Vollkorn war gestern

Nachdem Sleen und Zasta – zu Recht! – das halbfertige Aussehen des Blogdesigns mit der Schriftart „Vollkorn“ kritisierten sowie den Mischmasch aus mindestens drei verschiedenen Schriftarten (!) an den relevanten Stellen habe ich noch einmal nachgebessert.

Um es kurz zu machen: Vollkorn ist wieder rausgeflogen, als serifenlose Schrift ist hier nun „Graublau Web Sans“ im Einsatz und als Serifenschrift ab sofort „Gentium Book Basic“. Das sieht doch schon gleich mal einen Zacken besser aus und passt auch nun wesentlich besser zusammen.

Das Erscheinungsbild habe ich mit Internet Explorer 9.0, Firefox 11.0, Opera 11.62 sowie Chrome 18 getestet. Es ist überall identisch, wer allerdings veraltete Webbrowser einsetzen sollte der hat womöglich Pech gehabt.

Wie auch immer, mir gefällt es nun sehr gut so und ich werde erstmal bei den beiden Zeichensätzen bleiben, wieder etwas weggeschafft!

Some new developments

There’ve been some new developments in SL lately which are worth mentioning:

  • IBM tested a transport of an avatar from the Second Life grid to their own grid, meaning it is now technically possible to teleport to an Opensim. Sounds quite good, but at the moment it’s just moving an ruthed Avatar, since assets are not shared at all between those and are unlikely to be ever shared at all. Otherwise expect a revolt of content builders in Second Life, but we’re getting closer to the Intergrid.
  • Second Life is growing bigger and bigger. This is of course good for the company and stabilizes their economic model. There’s been a shift from premium users to land sales. If you don’t really want to own land on the mainland (and who does that really…) has no need to get a premium account at all! Seems also that in world economy is now recovering slowly of the gambling ban. Well, the prices for many stuff are quite high now, higher than they used to be in about one year for example, looking good in Second Life becomes more and more expensive…

And also something funny I’ve found in another blog: "Entering chat range: Prokofy Neva." Quite a funny chat transcript about how to call things in Second Life and more…

Interesting presentation about the underlying design of SL

Back in 2006 there’s been an interesting presentation about the underlying design principles of Second Life. It’s being hosted at the company website of MySQL.

The presentation goes about 45 pages. The most interesting page is for sure 25, because it gives a big overall picture about the underlying architecture of SL.

So, here without further fanfare, is this picture:

As you can see, there are quite many parts behind Second Life that we are normally not really aware of. The only part we can already build ourselfs is the viewer. This is now available as the real deal under the GPLv2 already.

But the rest – well… the most important part is the simulator. That’s the machine that’s computing the avatar movement and so on.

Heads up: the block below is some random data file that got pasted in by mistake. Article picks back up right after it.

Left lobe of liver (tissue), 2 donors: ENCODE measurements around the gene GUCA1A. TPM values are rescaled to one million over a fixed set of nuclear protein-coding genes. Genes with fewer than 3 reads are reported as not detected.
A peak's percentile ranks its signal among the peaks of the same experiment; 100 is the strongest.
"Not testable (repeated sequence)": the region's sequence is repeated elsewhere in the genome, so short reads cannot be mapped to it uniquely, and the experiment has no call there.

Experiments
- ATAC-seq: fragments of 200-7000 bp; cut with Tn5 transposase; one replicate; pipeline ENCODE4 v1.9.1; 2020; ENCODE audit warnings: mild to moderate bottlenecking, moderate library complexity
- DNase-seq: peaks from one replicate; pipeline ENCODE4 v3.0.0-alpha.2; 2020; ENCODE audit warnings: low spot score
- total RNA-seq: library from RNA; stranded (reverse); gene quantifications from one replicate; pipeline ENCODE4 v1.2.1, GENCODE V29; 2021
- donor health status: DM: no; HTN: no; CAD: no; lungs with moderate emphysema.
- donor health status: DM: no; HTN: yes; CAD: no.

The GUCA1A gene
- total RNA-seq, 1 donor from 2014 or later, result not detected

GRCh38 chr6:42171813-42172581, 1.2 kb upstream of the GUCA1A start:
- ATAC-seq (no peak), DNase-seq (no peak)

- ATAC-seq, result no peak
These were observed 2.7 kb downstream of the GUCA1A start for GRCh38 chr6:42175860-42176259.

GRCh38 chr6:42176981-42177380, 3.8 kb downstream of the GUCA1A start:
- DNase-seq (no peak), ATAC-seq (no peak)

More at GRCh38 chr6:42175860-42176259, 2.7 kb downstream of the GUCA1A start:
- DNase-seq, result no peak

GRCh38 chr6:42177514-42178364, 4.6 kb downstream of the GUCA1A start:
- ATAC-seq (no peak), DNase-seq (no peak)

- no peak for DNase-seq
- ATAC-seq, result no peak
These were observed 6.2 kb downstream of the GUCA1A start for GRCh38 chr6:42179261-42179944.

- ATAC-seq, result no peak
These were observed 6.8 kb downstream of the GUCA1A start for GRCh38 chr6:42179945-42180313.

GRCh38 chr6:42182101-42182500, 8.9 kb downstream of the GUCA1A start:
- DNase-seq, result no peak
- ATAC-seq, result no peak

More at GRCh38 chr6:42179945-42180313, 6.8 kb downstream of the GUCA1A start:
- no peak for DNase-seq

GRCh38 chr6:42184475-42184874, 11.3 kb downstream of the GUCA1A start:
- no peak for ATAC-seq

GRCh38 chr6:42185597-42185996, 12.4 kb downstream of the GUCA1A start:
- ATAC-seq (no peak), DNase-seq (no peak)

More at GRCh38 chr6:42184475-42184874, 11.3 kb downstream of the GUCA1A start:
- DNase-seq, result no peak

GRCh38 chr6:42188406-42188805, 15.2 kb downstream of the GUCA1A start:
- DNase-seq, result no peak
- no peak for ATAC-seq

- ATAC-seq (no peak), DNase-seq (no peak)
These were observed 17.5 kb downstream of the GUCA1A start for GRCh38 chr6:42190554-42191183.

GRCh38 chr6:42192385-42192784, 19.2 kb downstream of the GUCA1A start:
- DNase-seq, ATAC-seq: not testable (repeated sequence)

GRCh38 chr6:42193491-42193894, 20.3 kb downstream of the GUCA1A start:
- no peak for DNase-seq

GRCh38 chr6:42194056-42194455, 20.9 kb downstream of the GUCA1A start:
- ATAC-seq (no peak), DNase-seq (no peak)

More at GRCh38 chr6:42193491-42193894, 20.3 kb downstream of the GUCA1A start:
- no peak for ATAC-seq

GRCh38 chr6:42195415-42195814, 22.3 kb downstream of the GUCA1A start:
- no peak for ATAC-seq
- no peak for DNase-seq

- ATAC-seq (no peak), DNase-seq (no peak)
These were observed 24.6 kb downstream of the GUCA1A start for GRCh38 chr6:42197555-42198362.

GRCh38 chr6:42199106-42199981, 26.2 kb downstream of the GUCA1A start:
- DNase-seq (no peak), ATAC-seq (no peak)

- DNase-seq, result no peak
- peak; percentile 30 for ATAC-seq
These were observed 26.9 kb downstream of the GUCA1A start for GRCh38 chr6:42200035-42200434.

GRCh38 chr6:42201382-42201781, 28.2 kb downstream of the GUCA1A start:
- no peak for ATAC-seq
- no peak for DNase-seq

When it reboots it’s got to take it’s data from the central database. Once this is done, it should be more or less in an operational state. States and assets of the sim are being saved on an extra machine, the assets server. That’s just a big, clustered filesystem, so there’s not much intelligence on this machine at all. I guess it’s being used to save data in it which needs to become fast available, and of course there’s nothing faster then getting data of a filesystem instead of a database. A database adds for the same task many new layers the request must go through, so that’s quite a good way to speedup things for trivial tasks.

Well, the rest though is in databases, running under MySQL. The "Central" DB, the logging db and a database farm (for things like inventory and so on, I guess). But the simulator does not talk directly with those three databases normally; it talks to them through the dataserver. So, what’s the job of the dataserver? It is to cache requests and take load away from the databases and to deliver the content to the sim.

So, when we download textures, shapes and such, the sim first talks to the dataserver and if it is already cached, the server directly replies instead of asking the database.

The dataserver, though, is one of the bottlenecks of this architecture. Second Life uses at the moment a kind of homebrew protocol for the communication between the dataserver and the sim – this means also between the sim and the viewer. The result is, while it has done its job pretty well in earlier times, it does not scale really well, as it seems.

Scaling could be done, perhaps, but why take the effort in creating an own scaling solution, when you can change the protocol from homebrew-inhouse into a wellknown standard like HTTP, where good, proven and reliable scaling solutions exist already for a long time? So that’s the main reason why LL wants to get rid of this old, homemade protocol, and replace it with HTTP. The sim should be able to talk with the dataserver (in the presentation it’s replaced with a webserver) via HTTP, because it scales much better and more easily.

Ah, yes, and Wilkes gave us also one motto of LL in the presentation: databases are not special. So why optimize them, when you can scale more easily? Well, we’re going to see the impact of the new messaging system real soon since LL is putting a testgrid for it up right now. I hope it’s one step into the right direction to make SL a better experience for all of us.